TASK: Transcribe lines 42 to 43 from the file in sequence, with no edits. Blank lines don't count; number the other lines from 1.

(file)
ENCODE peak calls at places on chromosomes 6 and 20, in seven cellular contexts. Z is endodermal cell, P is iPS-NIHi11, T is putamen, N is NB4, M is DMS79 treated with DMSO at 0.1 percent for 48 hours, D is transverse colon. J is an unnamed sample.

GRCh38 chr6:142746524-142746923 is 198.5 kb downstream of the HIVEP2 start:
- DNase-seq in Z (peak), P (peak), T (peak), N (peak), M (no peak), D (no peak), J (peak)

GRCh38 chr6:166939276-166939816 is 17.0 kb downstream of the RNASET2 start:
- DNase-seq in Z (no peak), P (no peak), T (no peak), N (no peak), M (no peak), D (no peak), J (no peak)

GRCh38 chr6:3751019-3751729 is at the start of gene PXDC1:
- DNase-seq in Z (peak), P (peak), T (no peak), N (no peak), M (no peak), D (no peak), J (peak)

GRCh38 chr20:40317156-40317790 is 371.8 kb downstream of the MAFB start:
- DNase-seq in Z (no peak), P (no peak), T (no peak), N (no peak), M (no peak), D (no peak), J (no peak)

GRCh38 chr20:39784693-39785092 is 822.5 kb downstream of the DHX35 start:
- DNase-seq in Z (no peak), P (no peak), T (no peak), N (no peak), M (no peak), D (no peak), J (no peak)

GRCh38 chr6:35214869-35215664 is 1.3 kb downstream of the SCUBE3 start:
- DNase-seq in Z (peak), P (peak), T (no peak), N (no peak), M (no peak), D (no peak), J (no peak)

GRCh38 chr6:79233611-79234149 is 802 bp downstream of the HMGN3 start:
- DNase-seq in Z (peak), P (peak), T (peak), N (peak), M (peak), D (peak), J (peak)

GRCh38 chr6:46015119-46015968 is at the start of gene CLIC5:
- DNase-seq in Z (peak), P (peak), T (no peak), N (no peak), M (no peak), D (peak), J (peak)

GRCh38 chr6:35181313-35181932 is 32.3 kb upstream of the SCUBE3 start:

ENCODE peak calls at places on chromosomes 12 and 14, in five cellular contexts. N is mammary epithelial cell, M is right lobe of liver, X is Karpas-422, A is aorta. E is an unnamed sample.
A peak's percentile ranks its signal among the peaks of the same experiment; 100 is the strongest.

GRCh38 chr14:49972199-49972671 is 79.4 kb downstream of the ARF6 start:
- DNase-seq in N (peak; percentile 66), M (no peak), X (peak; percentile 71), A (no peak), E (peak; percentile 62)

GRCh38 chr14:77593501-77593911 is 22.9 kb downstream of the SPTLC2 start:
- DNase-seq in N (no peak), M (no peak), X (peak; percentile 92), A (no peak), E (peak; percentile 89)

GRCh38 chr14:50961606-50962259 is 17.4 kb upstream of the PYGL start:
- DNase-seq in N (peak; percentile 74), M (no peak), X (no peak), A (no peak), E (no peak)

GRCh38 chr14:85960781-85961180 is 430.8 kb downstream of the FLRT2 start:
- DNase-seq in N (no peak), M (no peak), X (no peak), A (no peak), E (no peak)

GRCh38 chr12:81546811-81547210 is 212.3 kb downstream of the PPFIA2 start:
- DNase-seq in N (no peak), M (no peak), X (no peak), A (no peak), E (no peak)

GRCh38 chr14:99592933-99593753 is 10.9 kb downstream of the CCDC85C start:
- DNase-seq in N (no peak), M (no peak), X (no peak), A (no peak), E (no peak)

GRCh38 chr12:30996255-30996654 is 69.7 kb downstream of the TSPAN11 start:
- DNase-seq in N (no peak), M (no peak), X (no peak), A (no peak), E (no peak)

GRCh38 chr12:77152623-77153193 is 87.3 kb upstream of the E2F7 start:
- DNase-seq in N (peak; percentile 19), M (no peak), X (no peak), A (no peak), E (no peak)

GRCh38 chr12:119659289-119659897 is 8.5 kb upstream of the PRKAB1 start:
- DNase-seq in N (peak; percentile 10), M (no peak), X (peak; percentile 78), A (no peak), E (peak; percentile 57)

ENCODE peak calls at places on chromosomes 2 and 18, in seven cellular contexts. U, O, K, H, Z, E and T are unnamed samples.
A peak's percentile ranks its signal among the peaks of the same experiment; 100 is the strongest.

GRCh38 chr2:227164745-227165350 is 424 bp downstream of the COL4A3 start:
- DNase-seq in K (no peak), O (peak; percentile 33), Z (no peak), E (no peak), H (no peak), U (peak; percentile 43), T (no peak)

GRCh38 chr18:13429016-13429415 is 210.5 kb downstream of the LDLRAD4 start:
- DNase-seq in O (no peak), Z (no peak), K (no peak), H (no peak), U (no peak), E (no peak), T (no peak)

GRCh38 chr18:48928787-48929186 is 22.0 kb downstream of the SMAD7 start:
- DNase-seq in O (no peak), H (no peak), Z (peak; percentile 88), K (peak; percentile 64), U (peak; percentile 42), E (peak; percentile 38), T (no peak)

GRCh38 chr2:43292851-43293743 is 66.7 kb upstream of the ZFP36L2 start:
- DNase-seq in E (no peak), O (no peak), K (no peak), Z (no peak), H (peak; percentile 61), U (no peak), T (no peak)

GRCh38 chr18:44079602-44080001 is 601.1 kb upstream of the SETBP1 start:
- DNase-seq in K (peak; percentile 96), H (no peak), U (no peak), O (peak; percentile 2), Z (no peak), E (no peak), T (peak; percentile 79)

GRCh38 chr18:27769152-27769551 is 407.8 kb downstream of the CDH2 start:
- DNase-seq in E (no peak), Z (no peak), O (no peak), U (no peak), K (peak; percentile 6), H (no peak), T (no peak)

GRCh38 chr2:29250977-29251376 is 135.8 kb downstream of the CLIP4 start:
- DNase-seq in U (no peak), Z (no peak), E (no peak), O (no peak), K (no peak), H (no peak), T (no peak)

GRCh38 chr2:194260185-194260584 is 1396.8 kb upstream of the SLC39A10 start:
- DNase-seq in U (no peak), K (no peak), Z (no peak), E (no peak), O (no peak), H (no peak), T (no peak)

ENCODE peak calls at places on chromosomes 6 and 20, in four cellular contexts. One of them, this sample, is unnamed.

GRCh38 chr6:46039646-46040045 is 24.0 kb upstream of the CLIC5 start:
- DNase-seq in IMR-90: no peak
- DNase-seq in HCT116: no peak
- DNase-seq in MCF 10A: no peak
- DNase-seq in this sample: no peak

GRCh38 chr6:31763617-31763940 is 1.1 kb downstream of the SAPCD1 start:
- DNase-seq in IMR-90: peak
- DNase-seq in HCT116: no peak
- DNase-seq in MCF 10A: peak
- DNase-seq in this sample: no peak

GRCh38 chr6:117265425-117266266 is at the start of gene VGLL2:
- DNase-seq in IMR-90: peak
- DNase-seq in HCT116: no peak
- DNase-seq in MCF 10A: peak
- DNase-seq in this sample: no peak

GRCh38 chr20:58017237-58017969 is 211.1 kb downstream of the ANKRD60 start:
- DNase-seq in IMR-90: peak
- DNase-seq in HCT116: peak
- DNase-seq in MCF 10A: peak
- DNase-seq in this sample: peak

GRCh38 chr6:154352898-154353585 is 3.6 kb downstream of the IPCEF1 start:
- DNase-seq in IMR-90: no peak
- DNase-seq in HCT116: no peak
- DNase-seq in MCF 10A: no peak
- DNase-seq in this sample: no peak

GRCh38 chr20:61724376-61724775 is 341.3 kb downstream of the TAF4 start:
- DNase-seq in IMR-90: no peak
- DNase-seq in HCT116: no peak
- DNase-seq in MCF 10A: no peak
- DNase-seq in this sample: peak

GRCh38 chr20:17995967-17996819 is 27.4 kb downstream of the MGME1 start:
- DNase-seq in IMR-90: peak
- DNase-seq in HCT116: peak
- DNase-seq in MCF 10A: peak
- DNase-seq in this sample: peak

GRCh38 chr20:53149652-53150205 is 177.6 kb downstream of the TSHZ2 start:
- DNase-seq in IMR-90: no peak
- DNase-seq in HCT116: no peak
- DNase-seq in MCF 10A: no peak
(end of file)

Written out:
- DNase-seq in K (no peak), O (peak; percentile 33), Z (no peak), E (no peak), H (no peak), U (peak; percentile 43), T (no peak)

GRCh38 chr18:13429016-13429415 is 210.5 kb downstream of the LDLRAD4 start: